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As you must have gathered by my other responses by now, I don't think there's anything *wrong* in explicitly closing the file handle, except that I'd rather not have to do it :)

The way I see it, I have a lexically scoped resource and when it goes out of scope, I want perl to free it for me. Of course on a low level that's exactly what it does, but the added DWIMmery of also doing something with possible errors here is just the kind of convenience I like having in Perl.

Or from a slightly different tack: if this were a c function allocating memory on the heap, with the memory only being used inside the function, obviously you'd need to free() it before returning, no matter what. You don't undef your lexicals before you exit a Perl scope, do you? I think this sort of requirement in c is what led to the stylistic recommendation of having only one exit point for functions, because cleanup tends to be simpler, at least in theory. Once you don't have that pressure, the impetus to return in only one place lessens, and (to my mind, at least) exploiting scoping to do your cleanup for you becomes more attractive.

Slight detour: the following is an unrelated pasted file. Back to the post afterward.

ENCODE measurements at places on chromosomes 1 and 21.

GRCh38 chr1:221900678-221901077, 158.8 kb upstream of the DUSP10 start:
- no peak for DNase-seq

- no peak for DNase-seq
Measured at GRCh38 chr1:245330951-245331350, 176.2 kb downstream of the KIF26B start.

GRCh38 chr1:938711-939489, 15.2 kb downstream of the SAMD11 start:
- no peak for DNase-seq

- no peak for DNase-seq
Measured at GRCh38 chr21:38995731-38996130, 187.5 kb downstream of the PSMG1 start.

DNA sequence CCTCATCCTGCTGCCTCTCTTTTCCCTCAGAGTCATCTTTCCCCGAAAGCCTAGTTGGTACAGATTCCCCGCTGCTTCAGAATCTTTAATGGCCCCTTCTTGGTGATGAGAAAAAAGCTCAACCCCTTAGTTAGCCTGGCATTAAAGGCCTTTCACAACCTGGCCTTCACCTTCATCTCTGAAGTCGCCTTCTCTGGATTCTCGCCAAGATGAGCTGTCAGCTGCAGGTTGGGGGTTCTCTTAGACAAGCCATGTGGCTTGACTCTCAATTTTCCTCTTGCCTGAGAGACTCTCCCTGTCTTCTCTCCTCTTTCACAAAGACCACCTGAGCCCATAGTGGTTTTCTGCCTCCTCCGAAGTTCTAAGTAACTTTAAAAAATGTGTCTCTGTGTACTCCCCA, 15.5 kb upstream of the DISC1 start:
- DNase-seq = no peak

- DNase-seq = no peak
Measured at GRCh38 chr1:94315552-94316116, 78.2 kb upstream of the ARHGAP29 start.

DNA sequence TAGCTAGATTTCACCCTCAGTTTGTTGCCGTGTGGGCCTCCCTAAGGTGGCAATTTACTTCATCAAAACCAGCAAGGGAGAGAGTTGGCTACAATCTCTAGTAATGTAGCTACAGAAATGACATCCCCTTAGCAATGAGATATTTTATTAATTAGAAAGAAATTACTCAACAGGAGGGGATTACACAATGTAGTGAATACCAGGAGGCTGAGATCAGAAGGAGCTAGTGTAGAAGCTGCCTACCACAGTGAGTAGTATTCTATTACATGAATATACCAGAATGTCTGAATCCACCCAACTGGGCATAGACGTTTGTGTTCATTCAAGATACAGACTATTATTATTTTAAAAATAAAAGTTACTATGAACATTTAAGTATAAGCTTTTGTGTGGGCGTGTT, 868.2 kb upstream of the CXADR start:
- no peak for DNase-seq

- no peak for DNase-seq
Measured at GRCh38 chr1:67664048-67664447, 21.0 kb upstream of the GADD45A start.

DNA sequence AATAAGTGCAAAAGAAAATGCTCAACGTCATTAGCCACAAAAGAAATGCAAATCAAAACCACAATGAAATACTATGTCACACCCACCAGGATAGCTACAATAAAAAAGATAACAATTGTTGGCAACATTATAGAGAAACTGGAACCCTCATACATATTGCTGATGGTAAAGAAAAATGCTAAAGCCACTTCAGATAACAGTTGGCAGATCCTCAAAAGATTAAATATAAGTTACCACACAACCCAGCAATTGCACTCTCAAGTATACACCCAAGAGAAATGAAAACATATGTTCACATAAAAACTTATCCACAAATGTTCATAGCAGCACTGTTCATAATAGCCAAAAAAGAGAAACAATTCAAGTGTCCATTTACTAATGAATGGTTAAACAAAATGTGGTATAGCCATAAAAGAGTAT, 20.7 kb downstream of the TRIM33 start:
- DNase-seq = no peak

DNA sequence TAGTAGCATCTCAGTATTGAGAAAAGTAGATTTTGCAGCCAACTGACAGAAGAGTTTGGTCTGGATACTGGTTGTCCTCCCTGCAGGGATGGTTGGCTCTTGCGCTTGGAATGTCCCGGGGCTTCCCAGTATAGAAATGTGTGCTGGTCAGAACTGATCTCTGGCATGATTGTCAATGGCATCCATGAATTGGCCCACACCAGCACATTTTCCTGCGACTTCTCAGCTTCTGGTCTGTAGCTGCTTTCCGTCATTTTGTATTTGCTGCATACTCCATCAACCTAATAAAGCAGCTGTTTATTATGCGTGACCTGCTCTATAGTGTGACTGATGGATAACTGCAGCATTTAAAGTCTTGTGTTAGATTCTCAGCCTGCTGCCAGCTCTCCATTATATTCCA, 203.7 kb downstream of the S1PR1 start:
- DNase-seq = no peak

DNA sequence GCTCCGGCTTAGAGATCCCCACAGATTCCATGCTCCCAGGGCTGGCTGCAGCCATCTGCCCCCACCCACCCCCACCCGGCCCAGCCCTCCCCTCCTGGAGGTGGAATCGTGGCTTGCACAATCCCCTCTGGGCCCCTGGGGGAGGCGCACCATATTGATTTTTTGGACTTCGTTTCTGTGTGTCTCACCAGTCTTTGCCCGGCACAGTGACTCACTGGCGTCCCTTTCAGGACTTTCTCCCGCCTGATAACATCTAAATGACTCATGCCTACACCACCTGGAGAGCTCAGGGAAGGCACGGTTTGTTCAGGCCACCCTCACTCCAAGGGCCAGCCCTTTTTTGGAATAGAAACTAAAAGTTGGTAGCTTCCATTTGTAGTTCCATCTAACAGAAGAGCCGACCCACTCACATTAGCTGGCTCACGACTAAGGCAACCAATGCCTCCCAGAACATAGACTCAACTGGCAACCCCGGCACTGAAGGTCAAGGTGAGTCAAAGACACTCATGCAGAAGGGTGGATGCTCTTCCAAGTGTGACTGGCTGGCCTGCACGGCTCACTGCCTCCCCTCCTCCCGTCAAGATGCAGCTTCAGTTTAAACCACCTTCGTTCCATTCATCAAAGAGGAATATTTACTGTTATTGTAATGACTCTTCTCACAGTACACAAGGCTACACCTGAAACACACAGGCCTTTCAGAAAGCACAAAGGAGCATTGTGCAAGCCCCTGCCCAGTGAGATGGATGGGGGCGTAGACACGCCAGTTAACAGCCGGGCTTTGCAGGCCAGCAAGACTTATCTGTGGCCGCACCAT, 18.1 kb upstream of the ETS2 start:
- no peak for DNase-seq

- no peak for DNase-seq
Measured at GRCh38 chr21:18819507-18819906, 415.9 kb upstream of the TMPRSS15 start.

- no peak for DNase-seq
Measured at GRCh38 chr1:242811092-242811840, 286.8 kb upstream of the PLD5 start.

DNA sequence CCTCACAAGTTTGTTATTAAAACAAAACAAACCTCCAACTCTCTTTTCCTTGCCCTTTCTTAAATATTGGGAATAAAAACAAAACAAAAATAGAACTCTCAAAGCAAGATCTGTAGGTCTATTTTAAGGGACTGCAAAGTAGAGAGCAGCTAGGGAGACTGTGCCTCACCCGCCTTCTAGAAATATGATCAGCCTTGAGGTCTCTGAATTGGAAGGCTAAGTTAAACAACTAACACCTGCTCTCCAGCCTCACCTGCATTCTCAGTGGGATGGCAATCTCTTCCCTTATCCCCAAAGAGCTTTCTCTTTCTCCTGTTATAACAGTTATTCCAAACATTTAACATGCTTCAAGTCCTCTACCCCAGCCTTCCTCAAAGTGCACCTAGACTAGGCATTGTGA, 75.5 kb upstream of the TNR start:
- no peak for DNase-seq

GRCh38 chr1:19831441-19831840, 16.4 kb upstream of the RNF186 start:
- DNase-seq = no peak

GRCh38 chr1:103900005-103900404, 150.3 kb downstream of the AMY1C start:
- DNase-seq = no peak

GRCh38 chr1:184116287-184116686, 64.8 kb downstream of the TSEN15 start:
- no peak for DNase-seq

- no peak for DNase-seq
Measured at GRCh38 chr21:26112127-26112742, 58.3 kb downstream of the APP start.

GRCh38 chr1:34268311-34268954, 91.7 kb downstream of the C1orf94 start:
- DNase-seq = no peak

In reply to Re^2: Catching errors in closing lexical filehandles by gaal
in thread Catching errors in closing lexical filehandles by gaal

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